The glycine/NMDA receptor antagonist (+)-HA966 enhances the peripheral effect of morphine in neuropathic rats.

PMID 12406530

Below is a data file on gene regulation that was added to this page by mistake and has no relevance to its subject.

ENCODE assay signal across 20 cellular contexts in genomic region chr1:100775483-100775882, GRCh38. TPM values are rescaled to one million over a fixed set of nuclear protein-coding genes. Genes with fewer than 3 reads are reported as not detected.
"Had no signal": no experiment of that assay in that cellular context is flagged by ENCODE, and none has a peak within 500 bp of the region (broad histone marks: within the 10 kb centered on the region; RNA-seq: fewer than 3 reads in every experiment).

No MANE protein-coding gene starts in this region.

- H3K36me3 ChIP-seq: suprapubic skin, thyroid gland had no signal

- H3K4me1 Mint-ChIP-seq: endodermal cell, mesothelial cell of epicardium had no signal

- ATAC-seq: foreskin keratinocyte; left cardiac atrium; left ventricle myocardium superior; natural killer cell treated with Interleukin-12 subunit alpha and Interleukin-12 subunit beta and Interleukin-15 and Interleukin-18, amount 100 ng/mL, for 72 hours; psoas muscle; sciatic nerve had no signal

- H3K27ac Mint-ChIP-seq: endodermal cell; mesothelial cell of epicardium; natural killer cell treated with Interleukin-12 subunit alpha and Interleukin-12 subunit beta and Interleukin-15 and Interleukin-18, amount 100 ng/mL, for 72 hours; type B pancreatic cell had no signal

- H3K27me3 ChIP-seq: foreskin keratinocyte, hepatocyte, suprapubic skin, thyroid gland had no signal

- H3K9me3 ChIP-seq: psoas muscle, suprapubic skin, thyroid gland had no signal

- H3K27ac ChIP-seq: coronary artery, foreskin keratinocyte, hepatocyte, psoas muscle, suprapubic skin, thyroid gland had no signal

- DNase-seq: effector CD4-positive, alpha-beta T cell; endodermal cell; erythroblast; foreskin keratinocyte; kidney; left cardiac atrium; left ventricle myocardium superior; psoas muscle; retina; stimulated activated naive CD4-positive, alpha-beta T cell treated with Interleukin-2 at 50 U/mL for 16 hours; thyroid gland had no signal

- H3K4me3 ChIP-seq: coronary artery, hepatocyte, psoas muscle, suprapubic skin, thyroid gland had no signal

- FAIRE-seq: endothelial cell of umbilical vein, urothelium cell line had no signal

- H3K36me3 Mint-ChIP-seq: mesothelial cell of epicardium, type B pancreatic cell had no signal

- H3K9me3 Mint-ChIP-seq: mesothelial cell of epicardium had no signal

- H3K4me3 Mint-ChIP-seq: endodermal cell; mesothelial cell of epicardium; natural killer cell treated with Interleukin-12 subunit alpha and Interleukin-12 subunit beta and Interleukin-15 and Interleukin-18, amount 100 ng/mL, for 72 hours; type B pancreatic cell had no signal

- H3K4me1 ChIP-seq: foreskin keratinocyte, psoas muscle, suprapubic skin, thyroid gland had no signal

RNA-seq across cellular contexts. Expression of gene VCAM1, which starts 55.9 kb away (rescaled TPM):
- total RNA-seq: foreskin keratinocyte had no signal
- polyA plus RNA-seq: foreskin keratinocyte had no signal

Systemic opioid dosing until adequate analgesia in neuropathic pain may involve intolerable and untreatable side effects. Peripheral opioid receptor mechanisms may participate in the antinociceptive effect of systemic morphine. We evaluated the effect of peripherally injected morphine alone, and the ability of the functional antagonist at the glycine site of the N-methyl-D-aspartate (NMDA) receptor complex (+)-HA966 to modulate the antinociceptive effect of peripheral morphine in a rat model of neuropathic pain. Mononeuropathy was induced by placing four ligatures around the common sciatic nerve. Experiments were performed 2 weeks after the nerve ligature, when the pain-related behavior reached a stable maximum. Rats received injections of either subcutaneous (+)-HA966 (2.5mg/kg) or saline administered 20 min before morphine (50-150 microg injected into the nerve-injured hindpaw). The antinociceptive effect was tested against mechanical (vocalization threshold to hindpaw pressure) or thermal (struggle latency to hindpaw immersion into a 46 degrees C hot water bath) stimuli. In both tests, morphine alone (100-150 microg) produced antinociception. Pretreatment with (+)-HA966 did not potentiate the analgesic effectiveness of the two highest doses of morphine, but it did produce analgesia when combined with a low dose of morphine (50 microg), which did not produce analgesia by itself. These effects were reversed by intraplantar naloxone methiodide (50 microg injected into the nerve-injured hindpaw) indicating a peripherally opioid-mediated mechanism of action. The present studies suggested that combined administration of glycine/NMDA receptor antagonists, and peripherally acting morphine may be an interesting approach in the treatment of neuropathic pain.